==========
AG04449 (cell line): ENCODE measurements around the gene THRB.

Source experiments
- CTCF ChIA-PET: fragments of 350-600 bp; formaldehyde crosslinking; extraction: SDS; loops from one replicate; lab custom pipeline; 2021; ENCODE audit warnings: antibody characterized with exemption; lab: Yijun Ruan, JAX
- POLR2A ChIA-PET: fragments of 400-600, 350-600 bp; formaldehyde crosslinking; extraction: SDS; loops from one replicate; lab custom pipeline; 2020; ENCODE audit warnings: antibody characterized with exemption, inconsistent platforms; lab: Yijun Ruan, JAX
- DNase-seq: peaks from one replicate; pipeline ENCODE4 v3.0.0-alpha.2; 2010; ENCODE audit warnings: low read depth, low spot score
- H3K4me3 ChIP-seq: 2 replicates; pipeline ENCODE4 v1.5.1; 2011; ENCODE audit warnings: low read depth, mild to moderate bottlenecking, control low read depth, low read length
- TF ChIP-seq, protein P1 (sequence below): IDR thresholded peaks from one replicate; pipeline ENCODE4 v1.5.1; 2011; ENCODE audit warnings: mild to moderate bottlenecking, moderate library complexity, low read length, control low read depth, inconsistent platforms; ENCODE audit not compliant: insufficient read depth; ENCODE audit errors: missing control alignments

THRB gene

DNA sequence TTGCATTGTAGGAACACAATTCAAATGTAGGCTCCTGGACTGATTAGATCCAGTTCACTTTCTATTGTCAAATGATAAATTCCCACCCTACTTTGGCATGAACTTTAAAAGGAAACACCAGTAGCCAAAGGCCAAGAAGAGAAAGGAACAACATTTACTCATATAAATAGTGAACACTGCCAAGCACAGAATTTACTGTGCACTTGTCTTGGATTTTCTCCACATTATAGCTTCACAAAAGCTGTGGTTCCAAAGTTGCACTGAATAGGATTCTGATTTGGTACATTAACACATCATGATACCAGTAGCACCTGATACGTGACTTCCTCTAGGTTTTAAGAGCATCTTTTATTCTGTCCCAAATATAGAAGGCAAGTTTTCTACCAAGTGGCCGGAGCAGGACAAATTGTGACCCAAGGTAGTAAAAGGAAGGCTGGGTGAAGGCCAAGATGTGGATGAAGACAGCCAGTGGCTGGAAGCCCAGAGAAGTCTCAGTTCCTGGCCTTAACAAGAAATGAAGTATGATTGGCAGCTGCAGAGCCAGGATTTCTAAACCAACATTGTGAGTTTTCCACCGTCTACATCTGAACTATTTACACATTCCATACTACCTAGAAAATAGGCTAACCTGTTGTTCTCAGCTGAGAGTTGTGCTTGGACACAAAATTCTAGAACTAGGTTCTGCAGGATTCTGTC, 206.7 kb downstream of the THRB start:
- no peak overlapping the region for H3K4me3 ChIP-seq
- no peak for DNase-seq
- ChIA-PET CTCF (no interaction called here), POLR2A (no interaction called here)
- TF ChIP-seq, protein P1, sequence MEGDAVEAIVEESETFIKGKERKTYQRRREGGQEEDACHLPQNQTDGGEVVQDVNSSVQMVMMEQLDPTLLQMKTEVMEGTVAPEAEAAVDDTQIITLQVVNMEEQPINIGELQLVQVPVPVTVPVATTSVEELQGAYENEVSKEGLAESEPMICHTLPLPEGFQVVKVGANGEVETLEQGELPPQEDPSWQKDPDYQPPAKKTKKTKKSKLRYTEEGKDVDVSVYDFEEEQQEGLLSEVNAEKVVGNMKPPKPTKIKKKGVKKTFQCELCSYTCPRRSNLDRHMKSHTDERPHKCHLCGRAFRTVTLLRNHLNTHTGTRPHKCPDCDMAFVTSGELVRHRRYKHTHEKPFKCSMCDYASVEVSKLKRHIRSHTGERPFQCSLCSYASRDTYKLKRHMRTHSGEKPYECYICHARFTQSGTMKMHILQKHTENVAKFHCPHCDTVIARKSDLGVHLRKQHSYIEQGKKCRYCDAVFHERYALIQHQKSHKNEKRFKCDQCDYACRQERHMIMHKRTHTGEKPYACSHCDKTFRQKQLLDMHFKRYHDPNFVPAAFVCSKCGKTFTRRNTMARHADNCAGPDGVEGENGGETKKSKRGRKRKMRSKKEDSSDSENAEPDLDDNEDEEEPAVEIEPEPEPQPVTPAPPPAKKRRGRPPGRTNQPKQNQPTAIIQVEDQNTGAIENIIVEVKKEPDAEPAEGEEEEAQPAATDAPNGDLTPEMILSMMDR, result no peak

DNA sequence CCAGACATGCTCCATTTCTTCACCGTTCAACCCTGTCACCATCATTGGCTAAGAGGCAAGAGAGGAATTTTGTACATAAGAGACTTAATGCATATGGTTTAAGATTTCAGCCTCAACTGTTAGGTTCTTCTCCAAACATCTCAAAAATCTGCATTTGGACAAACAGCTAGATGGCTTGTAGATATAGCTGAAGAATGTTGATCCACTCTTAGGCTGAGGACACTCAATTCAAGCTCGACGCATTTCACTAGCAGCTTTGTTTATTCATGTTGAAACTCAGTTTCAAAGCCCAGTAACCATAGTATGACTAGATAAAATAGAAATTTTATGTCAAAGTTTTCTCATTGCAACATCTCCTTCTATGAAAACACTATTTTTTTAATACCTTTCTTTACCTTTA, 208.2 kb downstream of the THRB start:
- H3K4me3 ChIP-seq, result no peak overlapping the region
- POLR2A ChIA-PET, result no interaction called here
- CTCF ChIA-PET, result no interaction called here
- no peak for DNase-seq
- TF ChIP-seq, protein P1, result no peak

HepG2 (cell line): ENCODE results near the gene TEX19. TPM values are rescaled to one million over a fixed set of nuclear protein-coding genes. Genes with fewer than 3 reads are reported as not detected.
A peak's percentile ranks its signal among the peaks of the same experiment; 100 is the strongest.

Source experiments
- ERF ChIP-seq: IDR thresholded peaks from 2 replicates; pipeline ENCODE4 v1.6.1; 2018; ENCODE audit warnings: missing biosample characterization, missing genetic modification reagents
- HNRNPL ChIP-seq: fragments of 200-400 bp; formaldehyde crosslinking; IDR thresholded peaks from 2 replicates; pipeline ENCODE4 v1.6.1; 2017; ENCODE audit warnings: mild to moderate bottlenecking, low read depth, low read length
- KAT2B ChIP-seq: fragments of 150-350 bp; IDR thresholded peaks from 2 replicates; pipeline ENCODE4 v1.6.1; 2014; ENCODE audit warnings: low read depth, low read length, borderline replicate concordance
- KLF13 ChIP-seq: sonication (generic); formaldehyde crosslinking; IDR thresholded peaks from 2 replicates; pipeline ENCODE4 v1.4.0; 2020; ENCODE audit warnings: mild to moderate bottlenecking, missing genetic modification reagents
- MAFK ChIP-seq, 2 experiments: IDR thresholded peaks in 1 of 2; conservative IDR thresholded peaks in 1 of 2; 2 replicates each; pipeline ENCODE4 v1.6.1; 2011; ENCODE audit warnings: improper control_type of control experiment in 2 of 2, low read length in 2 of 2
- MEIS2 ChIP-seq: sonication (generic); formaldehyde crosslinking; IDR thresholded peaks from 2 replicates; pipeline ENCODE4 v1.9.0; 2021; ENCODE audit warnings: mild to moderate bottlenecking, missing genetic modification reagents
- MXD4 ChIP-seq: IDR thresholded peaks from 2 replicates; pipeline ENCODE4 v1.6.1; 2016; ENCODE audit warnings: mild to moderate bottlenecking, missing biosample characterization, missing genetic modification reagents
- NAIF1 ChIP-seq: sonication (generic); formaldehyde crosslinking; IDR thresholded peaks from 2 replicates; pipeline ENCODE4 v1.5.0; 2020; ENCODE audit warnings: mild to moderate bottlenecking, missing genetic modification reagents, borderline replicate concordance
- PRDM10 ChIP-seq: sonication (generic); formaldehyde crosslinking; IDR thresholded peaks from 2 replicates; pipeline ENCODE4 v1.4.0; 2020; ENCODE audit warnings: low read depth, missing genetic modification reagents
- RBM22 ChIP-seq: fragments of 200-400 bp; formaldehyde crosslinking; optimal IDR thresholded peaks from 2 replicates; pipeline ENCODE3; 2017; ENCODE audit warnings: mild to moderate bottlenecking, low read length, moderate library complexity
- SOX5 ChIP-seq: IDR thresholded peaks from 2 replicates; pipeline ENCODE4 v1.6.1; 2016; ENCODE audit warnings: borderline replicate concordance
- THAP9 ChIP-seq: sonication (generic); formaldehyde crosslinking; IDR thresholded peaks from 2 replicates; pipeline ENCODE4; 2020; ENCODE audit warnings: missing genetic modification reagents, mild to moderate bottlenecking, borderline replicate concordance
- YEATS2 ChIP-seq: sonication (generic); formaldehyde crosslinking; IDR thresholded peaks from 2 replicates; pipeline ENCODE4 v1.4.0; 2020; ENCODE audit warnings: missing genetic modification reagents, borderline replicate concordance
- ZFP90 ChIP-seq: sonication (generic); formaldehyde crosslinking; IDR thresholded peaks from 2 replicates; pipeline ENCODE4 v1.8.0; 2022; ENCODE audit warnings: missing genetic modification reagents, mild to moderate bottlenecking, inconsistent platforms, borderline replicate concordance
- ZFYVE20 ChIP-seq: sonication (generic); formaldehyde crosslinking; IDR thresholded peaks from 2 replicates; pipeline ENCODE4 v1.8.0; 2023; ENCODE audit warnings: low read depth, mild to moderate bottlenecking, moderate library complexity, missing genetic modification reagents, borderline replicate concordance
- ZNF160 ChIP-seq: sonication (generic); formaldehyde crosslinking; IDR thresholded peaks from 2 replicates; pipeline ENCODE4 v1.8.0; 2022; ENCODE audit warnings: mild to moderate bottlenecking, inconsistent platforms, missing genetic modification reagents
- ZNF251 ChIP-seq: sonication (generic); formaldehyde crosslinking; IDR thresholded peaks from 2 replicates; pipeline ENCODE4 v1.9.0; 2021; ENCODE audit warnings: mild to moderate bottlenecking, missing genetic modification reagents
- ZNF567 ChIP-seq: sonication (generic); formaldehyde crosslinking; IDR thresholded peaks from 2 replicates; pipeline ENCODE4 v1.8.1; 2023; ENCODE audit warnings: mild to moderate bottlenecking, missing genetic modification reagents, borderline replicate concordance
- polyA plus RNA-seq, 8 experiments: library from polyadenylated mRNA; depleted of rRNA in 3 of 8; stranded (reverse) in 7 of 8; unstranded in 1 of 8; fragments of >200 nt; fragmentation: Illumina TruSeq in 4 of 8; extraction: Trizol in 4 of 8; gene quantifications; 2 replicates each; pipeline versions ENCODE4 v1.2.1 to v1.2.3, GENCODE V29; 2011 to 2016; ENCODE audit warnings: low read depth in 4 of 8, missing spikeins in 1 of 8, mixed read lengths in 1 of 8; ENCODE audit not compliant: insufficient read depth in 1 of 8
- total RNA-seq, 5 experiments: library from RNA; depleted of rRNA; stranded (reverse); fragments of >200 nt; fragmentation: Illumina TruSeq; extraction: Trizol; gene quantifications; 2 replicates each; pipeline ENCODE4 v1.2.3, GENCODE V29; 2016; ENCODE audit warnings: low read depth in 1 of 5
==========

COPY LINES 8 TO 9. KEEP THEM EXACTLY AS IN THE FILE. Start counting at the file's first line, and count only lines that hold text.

THRB gene

DNA sequence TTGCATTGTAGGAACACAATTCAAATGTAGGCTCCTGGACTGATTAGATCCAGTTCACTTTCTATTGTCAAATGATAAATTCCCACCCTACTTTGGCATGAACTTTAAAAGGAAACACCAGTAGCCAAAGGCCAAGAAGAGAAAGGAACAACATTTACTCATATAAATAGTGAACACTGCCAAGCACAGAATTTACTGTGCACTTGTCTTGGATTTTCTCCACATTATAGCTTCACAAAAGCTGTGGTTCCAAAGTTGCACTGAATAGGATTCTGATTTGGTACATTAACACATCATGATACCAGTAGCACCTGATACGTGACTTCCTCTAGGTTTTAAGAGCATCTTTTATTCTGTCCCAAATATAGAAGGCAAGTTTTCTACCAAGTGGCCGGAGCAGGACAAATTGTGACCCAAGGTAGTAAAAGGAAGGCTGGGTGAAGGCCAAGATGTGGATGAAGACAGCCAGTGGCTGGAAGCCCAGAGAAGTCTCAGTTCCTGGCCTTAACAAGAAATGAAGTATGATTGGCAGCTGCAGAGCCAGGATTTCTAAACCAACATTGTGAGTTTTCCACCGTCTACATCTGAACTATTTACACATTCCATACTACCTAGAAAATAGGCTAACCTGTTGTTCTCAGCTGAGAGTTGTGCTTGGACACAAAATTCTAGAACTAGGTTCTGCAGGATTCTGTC, 206.7 kb downstream of the THRB start: